Robotic surgery is associated with improved outcomes over laparoscopic procedures for colon cancer patients undergoing colectomies, according to a new study by Dallas-based University of Texas Southwestern Medical Center.
The study, published in World Journal of Surgical Oncology, showed that patients undergoing robotic surgery experience shorter hospital stays and lower rates of complication on average.
Additionally, they have more lymph nodes harvested and a more accurate determination of what stage the cancer is in, according to a Jan. 4 press release from UT Southwestern.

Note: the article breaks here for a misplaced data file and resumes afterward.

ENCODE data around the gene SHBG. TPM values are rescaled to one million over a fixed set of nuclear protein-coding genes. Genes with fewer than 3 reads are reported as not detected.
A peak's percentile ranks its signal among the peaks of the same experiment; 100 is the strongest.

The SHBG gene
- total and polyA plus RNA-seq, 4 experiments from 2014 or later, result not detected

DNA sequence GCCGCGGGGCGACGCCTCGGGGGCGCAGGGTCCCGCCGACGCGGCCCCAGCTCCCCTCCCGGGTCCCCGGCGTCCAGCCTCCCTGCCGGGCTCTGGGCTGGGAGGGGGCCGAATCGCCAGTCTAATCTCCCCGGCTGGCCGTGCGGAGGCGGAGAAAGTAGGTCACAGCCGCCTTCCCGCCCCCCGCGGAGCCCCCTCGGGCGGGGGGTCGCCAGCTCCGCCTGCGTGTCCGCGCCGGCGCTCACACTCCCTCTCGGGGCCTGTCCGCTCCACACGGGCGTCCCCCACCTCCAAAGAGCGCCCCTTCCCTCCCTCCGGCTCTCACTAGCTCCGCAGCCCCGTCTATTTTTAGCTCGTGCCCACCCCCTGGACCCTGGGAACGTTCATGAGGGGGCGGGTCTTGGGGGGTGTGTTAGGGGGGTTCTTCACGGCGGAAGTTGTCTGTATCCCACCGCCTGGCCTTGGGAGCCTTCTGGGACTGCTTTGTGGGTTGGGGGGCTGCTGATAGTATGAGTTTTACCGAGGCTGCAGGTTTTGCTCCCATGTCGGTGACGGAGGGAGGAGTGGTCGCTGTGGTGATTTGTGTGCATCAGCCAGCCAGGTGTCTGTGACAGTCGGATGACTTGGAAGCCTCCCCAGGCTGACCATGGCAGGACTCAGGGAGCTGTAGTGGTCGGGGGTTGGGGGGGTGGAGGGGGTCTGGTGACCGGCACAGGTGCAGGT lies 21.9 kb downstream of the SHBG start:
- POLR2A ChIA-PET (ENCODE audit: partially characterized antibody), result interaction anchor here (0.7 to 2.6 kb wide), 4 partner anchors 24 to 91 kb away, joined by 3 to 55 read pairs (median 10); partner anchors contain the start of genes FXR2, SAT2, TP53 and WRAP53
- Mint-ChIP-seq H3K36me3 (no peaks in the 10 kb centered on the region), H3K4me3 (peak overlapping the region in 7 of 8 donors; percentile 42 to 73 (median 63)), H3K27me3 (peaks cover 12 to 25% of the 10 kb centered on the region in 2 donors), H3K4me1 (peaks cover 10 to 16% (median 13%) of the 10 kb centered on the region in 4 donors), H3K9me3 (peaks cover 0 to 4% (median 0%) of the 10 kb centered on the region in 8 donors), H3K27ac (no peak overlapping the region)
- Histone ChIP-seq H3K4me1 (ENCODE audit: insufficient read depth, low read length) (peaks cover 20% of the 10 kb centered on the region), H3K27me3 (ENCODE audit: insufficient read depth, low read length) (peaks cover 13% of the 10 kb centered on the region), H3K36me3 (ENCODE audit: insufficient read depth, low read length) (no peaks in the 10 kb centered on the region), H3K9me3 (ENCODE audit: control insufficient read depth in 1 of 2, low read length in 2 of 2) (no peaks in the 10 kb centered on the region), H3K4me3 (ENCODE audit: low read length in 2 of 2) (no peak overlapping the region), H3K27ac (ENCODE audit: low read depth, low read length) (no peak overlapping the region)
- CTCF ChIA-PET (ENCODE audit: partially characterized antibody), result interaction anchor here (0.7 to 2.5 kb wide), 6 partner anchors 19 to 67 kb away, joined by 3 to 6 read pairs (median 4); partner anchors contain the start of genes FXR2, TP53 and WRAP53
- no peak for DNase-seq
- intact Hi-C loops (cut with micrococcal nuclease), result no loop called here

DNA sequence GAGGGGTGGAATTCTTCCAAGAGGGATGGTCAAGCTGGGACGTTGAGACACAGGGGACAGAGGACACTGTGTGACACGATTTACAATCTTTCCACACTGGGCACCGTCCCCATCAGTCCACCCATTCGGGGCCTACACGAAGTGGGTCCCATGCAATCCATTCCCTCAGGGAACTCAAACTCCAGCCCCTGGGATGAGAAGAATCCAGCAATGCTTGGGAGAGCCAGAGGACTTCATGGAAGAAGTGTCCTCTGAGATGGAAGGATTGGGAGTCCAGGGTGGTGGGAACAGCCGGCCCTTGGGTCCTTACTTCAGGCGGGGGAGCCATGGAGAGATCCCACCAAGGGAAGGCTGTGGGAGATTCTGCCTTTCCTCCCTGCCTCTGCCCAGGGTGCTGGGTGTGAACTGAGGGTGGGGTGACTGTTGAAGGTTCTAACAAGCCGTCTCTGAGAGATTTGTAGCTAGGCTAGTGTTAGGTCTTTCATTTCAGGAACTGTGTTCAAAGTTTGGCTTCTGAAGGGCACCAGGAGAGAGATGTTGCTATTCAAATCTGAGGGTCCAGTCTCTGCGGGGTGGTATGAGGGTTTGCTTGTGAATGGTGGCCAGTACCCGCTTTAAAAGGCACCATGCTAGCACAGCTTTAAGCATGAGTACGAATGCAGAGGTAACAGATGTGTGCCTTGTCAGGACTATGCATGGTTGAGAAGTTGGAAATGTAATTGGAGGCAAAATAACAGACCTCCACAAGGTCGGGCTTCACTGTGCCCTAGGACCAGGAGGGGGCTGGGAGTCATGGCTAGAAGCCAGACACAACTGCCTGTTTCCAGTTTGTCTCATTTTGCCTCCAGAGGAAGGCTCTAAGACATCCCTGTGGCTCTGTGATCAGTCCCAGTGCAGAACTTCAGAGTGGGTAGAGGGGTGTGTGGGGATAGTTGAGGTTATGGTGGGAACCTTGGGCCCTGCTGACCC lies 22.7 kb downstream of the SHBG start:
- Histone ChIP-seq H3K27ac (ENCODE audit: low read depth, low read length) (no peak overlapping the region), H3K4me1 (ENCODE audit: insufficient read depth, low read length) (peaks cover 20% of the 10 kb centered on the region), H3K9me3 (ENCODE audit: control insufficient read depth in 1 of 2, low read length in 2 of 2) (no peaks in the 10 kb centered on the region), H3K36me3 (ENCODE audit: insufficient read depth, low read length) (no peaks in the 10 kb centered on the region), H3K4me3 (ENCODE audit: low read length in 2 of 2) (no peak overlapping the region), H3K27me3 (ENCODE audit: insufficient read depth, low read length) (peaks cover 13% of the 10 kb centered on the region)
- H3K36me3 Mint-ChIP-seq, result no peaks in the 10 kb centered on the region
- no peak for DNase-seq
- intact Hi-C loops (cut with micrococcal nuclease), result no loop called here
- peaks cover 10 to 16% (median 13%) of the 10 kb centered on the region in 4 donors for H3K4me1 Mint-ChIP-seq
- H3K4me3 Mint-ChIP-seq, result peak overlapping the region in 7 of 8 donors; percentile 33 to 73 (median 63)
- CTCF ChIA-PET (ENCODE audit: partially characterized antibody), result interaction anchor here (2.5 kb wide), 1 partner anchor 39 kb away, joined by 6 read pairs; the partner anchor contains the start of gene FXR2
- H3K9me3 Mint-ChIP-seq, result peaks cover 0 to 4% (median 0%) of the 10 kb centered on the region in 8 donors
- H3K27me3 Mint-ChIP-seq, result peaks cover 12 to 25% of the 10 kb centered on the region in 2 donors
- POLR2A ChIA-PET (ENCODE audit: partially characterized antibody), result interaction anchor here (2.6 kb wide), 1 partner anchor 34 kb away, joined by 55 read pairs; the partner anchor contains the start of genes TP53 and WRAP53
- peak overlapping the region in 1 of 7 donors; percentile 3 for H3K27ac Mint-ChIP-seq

Patients also had fewer conversions to open surgery necessitated by anatomical challenges and fewer instances of postoperative ileus.
The U.S. sees 150,000 new colorectal cancer cases every year, and robotic surgery for colectomies could continue to offer 3D visualization and a stable camera, improved dexterity and instrument control, and reduced fatigue and hand tremor for physicians.